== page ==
Ayyeee… What’s Goodie Everyone. So I got some tea and it involves The Justice Department and FBI.
Federal law enforcement officials are privately debating whether they should decline to charge some of the individuals who stormed the U.S. Capitol this month, a politically loaded proposition but one alert to the practical concern that hundreds of such cases could swamp the local courthouse. The internal discussions are in their early stages, and no decisions have been reached about whether to forgo charging some of those who illegally entered the Capitol on January 6, according to people familiar with the discussions.
Federal officials estimated that 800 people surged into the building, they caution that such numbers are imprecise, and the real figure could be 100 people or more in either direction. Among those 800 people, FBI agents and prosecutors have so far seen a broad mix of behavior from people dressed for military battle, moving in formation, to wanton vandalism, to simply going with the crowd into the building.
Justice Department officials have promised a relentless effort to identify and arrest those who stormed the Capitol that day, but internally there is some back and forth about whether charging them all is the best course of action. That debate comes at a time when officials are keenly sensitive that the credibility of the Justice Department and the FBI are at stake in such decisions, given the apparent security and intelligence failures that preceded the riot, these people said, speaking on the condition of anonymity to discuss legal deliberations.
Due to the variety of behavior, some federal officials have argued internally that those people who are known only to have committed unlawful entry and were not engaged in violent, threatening or destructive behavior should not be charged, according to people familiar with the discussions. Other agents and prosecutors have pushed back against that suggestion, arguing that it is important to send a forceful message that the kind of political violence and mayhem on display January 6 needs to be punished to the full extent of the law, so as to discourage similar conduct in the future. There are a host of other factors complicating the discussions, many of which center not around the politics of the riot, but the real world work of investigators and prosecutors, these people said.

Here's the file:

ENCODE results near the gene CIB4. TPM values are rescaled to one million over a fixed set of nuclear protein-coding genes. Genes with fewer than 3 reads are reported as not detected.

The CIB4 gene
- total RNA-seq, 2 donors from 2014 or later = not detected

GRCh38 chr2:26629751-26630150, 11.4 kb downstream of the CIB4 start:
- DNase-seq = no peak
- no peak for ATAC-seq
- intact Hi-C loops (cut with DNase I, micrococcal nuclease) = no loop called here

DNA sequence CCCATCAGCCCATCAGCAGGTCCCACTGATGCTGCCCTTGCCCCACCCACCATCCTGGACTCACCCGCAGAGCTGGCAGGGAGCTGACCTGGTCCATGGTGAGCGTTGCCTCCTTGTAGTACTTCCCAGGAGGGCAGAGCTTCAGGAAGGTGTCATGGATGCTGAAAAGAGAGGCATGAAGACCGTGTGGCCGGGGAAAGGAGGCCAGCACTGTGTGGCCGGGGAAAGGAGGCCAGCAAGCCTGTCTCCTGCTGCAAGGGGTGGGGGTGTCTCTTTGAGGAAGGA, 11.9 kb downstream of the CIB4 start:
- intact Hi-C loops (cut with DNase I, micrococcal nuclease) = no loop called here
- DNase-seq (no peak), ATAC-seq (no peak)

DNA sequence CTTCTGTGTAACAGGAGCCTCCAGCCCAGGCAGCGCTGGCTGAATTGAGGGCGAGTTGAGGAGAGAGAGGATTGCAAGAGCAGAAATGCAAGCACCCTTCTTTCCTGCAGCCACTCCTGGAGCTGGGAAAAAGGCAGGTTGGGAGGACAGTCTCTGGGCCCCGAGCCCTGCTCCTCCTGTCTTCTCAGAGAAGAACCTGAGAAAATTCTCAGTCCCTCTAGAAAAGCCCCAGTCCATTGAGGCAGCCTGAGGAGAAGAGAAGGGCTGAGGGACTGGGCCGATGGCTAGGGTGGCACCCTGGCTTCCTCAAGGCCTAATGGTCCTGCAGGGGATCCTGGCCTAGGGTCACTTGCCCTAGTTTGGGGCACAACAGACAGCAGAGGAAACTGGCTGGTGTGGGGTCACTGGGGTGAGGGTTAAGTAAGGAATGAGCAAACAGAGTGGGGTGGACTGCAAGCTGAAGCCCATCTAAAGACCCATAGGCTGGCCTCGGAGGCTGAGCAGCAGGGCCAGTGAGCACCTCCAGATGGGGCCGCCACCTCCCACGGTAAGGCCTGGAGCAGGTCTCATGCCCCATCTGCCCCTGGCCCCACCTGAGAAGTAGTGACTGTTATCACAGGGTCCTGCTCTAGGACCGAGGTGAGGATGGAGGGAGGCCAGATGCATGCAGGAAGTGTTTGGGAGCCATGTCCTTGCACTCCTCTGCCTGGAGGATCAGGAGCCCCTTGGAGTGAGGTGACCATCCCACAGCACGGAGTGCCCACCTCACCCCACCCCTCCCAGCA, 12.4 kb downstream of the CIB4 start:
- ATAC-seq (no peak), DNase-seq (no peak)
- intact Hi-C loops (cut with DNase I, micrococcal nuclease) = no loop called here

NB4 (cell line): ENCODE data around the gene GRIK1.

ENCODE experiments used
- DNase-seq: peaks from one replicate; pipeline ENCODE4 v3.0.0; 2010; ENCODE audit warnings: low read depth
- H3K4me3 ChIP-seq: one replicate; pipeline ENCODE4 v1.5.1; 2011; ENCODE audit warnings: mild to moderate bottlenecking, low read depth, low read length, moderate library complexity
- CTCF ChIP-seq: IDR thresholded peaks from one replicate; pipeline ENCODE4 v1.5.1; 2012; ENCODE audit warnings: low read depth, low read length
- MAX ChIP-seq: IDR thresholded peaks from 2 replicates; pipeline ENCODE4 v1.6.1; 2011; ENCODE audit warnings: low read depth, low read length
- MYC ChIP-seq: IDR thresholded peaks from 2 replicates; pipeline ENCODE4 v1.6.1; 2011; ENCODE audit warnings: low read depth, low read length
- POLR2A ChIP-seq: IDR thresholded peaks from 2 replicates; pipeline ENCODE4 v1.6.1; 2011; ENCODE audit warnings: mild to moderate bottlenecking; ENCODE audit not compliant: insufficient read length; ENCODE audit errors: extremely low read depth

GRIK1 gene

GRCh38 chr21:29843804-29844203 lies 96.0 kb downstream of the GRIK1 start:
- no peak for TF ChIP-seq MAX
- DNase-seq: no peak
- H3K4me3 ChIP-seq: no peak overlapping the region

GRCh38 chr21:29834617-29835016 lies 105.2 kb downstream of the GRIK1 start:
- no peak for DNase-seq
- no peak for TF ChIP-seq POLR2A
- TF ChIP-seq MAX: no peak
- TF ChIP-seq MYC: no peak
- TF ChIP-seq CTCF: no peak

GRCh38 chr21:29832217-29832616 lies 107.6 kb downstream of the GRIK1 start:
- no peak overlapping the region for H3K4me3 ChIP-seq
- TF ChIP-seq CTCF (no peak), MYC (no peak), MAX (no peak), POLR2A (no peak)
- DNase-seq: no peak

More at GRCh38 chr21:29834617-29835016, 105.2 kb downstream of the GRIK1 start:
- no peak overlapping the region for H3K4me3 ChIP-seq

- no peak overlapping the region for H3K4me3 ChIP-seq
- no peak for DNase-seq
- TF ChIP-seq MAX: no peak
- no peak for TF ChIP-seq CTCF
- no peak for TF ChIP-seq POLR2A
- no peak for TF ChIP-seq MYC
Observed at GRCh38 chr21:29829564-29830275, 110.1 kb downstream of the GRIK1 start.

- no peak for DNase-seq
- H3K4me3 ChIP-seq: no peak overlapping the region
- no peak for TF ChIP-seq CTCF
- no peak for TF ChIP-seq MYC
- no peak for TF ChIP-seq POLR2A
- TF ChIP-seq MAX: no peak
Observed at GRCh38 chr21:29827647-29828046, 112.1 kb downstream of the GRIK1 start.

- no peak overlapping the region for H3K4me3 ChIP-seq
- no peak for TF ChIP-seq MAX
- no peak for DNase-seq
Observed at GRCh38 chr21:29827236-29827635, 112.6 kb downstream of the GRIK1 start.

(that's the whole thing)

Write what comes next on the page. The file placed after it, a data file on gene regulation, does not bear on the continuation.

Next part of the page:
The objective for authorities is to determine which individuals, if any, planned, orchestrated or directed the violence. To that end, the FBI has already found worrying linkages within such extremist groups as the Proud Boys, Oath Keepers, and Three Percenters, and is looking to see if those groups coordinated with each other to storm the building, according to people familiar with the investigation.
Prosecutors have signaled they are looking to bring charges of seditious conspiracy against anyone who planned and carried out violence aimed at the government a charge that carries a maximum possible prison sentence of 20 years.
Officials insisted they are not under pressure in regards to timing of decisions about how to handle those type of cases. For one thing, investigators are still gathering evidence, and agents could easily turn up additional photos or online postings that show a person they initially believed was harmless had, in fact, encouraged or engaged in other crimes. Investigators also expect that some of those charged in the riot will eventually cooperate and provide evidence against others, and that could change their understanding of what certain people said or did that day, these people said.
Another official noted most of those arrested so far have no criminal records.
The Justice Department has already charged more than 135 individuals with committing crimes in or around the Capitol building, and many more are expected to be charged in the coming weeks and months. By mid January, the FBI had already received more than 200,000 tips from the public about the riot, in addition to news footage and police officer testimony.